Managing in the Middle: The Librarian’s Handbook

Request for Proposals
Publication Title:  Managing in the Middle: The Librarian’s Handbook
Publisher:  American Library Association (Fall 2011)
Editors: Robert Farrell and Kenneth Schlesinger (Leonard Lief Library, Lehman College, CUNY)
Scope:  This “grab and go” volume for ALA’s Librarian’s Handbook series seeks brief, real world articles of use to mid-level managers in academic and public libraries. 
Topic and Audience:  Top-level library managers, responding to contemporary trends, are increasingly delegating responsibilities to those in the middle, demanding innovation and entrepreneurial creativity, as well as accountability and day-to-day coordination of staff and services.  Today’s mid-level managers face a variety of new supervisory challenges.  Of the roughly 70,000 academic and public librarians, about a third find themselves “managing in the middle” reporting to top-level managers while supervising teams of peers or support staff.  Our target audiences are current mid-level library managers, new librarians assuming these roles, and library management students looking for grounded insight into the administrative issues they’ll soon be facing.

Authors:  We invite essays from those who know the realities of the job best:  those managing in the middle.  We also seek perspectives from management experts, former mid-level managers, scholars, nascent supervisors, top-level managers, as well as librarians and paraprofessionals who have been “middle managed”  A variety of formats are encouraged:  “how to,” interviews with practitioners, case studies, illuminating anecdotes, brief tips, theory in practice pieces, rants and confessionals, annotated bibliographies, etc.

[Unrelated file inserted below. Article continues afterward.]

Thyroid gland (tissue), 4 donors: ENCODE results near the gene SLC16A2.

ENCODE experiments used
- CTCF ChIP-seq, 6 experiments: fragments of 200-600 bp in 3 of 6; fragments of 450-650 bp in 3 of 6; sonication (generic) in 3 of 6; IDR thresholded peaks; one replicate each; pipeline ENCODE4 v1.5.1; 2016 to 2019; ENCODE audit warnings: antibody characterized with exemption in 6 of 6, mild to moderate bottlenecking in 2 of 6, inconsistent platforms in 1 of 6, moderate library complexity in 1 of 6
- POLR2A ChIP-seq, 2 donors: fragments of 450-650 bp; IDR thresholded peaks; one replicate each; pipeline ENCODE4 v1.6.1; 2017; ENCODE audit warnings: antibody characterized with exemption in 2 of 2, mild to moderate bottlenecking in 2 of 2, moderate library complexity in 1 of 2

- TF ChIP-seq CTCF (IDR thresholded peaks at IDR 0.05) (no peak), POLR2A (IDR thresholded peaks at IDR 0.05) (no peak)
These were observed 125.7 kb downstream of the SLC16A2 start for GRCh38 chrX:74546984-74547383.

Some possible themes for consideration include:
� middle manager as leader and entrepreneur
� management expectations of midddle managers
� “sandwich effect� getting it from above and below
� real world applications of leadership principles and management techniques
� developing reflective management practices
� project management:  best practices and skills, challenges and successes
� managing the top-level manager
� supervising administrative units and  empowering work teams
� risk taking and learning from failure
� both sides now:  conflict resolution from the middle
� communicating and listening in the middle
� recruiting, training, retaining
� building trust and morale
� coaching, facilitating, mentoring
� goal setting and annual evaluations
� nightmare bosses and problem employees
� creative problem solving:  achieving  the impossible
Please submit a one-page proposal (multiple ideas welcome) including a biographical sketch by November 1, 2010 to:  Brief e-mail queries or questions about the project are also welcome. Contributors will receive a free copy of the publication and discounts on subsequent copies.
For an archive of past messages from the ILI listserv, visit:

Leave a Reply